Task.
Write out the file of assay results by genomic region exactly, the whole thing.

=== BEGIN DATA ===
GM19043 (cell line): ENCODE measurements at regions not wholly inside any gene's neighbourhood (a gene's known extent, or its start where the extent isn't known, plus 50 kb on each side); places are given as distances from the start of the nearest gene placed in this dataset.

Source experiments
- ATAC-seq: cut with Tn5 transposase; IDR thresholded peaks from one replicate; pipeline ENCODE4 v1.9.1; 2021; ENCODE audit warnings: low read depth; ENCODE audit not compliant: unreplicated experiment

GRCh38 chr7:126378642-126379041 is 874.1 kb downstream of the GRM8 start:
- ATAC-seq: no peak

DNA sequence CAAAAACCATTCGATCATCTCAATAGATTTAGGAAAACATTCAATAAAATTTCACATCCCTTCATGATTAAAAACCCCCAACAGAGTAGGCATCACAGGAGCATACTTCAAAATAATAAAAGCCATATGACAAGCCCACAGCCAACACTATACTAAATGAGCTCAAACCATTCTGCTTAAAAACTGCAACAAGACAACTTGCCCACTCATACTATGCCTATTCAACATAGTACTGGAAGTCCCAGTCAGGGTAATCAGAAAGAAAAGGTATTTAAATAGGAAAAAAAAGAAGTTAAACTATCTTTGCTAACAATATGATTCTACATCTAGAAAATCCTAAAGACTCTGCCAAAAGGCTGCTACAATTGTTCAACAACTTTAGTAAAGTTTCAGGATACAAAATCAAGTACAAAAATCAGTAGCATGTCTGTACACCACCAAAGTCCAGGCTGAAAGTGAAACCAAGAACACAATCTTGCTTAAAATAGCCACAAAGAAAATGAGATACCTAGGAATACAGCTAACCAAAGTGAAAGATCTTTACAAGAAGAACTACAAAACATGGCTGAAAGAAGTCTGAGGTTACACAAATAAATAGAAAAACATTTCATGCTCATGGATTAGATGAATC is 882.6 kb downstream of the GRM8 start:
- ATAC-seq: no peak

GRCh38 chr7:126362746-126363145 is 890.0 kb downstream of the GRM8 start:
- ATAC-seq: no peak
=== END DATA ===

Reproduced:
GM19043 (cell line): ENCODE measurements at regions not wholly inside any gene's neighbourhood (a gene's known extent, or its start where the extent isn't known, plus 50 kb on each side); places are given as distances from the start of the nearest gene placed in this dataset.

Source experiments
- ATAC-seq: cut with Tn5 transposase; IDR thresholded peaks from one replicate; pipeline ENCODE4 v1.9.1; 2021; ENCODE audit warnings: low read depth; ENCODE audit not compliant: unreplicated experiment

GRCh38 chr7:126378642-126379041 is 874.1 kb downstream of the GRM8 start:
- ATAC-seq: no peak

DNA sequence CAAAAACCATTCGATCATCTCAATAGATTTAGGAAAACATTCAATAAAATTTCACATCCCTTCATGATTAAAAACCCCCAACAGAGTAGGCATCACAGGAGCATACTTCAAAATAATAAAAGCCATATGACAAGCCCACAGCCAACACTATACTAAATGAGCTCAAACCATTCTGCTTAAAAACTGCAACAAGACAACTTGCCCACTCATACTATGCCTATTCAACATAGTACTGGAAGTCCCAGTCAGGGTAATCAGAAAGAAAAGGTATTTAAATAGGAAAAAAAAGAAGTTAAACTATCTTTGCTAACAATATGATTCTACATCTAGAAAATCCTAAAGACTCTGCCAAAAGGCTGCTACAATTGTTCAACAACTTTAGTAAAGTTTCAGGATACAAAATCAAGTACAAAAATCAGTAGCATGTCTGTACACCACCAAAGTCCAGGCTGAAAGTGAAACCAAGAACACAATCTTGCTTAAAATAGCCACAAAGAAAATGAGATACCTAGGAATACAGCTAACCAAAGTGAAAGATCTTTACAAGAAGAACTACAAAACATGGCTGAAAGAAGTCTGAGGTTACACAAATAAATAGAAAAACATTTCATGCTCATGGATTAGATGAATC is 882.6 kb downstream of the GRM8 start:
- ATAC-seq: no peak

GRCh38 chr7:126362746-126363145 is 890.0 kb downstream of the GRM8 start:
- ATAC-seq: no peak